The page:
Saturday, May 25, 2013

Lessons Learned from Living on My Bike

--> Since I turned 50, I’ve pedaled over 15,000 miles through 33 states. That includes three trips across North America, northern US, southern US, and central US, down both coasts, and up the Mississippi. I’ve cycled alone and with a diversity of companions, including 4500 miles with an 11-yr-old girl and her 2-yr-old twin sisters. I’ve learned a few lessons in the process, which generally apply to life.
1.     Less is More. Put everything you think you need to live onto a bicycle and start pedaling. Before you crest the first hill, you will have figured out how to get along without much of it. Possessions are burdens.
2.     Anticipate the Best but Prepare for the Worst. The best way to dissolve fear is to know exactly what you would do in the worst-case scenario. Fear is not a healthy motivator, while love is.
3.     Lower Your Center of Gravity. If you carry your load in a backpack, besides being sweaty and heavy, it destabilizes. On top of a rack is okay for light things, but most of the load belongs in low riding panniers, where it actually stabilizes. Use your tools to optimize stability. Stay grounded.
4.     Breathe, Drink, Eat, Wash, & Sleep. You can’t do anything until you take care of the essentials, including lots of pure water, a wholesome diet, and bathing to avoid saddle sores. Long, slow, deep breaths are the most basic. Build routines around your fundamental needs.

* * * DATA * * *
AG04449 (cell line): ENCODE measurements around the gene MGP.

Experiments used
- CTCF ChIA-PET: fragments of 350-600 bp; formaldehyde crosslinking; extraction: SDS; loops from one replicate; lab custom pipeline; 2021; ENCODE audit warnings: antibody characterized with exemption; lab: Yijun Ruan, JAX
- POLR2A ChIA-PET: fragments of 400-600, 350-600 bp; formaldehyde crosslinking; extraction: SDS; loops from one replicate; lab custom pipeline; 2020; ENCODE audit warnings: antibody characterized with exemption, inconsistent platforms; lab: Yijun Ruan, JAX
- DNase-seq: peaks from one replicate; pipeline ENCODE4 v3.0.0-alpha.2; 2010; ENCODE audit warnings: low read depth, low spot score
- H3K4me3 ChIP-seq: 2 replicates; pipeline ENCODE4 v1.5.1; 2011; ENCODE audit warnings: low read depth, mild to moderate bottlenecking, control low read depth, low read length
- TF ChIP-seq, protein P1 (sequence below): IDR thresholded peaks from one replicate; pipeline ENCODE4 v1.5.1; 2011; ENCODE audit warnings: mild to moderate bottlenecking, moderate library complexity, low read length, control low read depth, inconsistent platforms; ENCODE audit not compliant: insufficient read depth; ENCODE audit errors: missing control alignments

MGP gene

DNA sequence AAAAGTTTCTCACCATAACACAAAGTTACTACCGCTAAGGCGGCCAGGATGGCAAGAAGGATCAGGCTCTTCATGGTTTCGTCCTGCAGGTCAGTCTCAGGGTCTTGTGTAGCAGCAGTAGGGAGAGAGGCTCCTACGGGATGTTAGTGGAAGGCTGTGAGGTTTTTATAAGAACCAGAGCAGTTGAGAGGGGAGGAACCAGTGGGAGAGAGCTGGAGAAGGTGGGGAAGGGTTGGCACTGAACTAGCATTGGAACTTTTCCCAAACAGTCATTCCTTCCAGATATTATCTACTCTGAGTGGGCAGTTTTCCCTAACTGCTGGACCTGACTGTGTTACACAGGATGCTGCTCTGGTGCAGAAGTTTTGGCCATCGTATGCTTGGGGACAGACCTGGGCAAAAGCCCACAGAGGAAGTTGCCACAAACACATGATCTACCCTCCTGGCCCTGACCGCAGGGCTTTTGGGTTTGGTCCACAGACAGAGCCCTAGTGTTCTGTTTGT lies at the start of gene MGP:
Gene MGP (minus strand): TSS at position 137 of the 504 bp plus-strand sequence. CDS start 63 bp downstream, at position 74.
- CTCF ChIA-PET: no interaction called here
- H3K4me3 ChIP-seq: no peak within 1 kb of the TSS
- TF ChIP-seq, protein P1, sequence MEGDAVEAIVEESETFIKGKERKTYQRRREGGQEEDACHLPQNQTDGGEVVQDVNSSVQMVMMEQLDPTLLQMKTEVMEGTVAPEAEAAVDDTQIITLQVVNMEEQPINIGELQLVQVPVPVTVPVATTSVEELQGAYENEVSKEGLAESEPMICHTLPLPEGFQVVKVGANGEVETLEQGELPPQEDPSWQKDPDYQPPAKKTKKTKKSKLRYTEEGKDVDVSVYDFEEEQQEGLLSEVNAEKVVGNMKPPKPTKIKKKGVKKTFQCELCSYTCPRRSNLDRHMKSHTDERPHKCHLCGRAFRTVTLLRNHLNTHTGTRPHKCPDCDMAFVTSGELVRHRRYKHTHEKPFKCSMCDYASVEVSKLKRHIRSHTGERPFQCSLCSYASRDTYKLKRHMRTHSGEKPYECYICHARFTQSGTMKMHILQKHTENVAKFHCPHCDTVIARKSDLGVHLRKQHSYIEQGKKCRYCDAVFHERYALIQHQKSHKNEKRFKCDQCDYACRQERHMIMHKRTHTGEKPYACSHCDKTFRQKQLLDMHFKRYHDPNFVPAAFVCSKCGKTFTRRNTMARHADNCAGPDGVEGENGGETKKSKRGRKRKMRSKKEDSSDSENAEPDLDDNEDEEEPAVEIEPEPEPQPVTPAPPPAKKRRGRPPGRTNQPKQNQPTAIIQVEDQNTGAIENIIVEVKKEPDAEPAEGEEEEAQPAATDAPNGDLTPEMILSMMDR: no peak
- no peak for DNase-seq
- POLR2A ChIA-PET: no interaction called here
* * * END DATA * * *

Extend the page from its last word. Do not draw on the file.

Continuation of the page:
5.     Fix it Before it’s a Problem. Daily cleaning of the chain prevents wear. Properly adjusted bearings last much longer. Lubrication before rust makes more sense.
6.     Stretch Regularly. After you pedal eight hours a day for a week, walking down a staircase can be excruciating, unless you do yoga too. You maintain flexibility and range of motion by regularly testing your limits in every direction.
7.     The Most Experienced Rider Follows the Pack. The lead rider should know the route and set a moderate pace. The sweep rider, last in line, should have the tools and knowledge to fix any problem that happens. From the back, you can see everybody and they can hear you. Most of leadership is supporting others.
8.     Hold Your Line. The safest cyclist is visible and predictable, riding steadily out from obstacles. Suddenly veering out to avoid something can get you killed. Plan a straight course by looking far enough ahead.
9.     Sometimes You Take the Lane. If there’s not enough room for a car to safely pass you, the safest place to be is in the middle of the lane. You’ve got to be brave enough to assert your right to the road. Timidity can be fatal.
10. Momentum is Our Friend. The speed you gain on the downhill can help a great deal going up the next hill. Go with the flow and use the forces of nature to achieve your goals.
11. Only Stop at the Top. Everybody needs an occasional break. If you rest in a valley, you’ll have a lot tougher time getting started again than if you rest on top of the hill. Wait until you’ve accomplished something big to reward yourself. Then look for a shady spot, because you can’t cool down well in direct sun. When you finally find shade on a hilltop, you'll have earned your break.
12. Concentrate on Spin. No matter where you ride, it will be easiest if you devote your attention to the precise application of your gears, legs, ankles, and feet to turning those cranks to an uplifting song(about 100 rpms). Stay in the moment.
13. You Can. I’m just a normal guy, not some super athlete. Living car-free for 17 years has greatly improved my life, mostly because it brought me a little closer to my own ideals. Please allow yourself to live up to your brightest dreams.7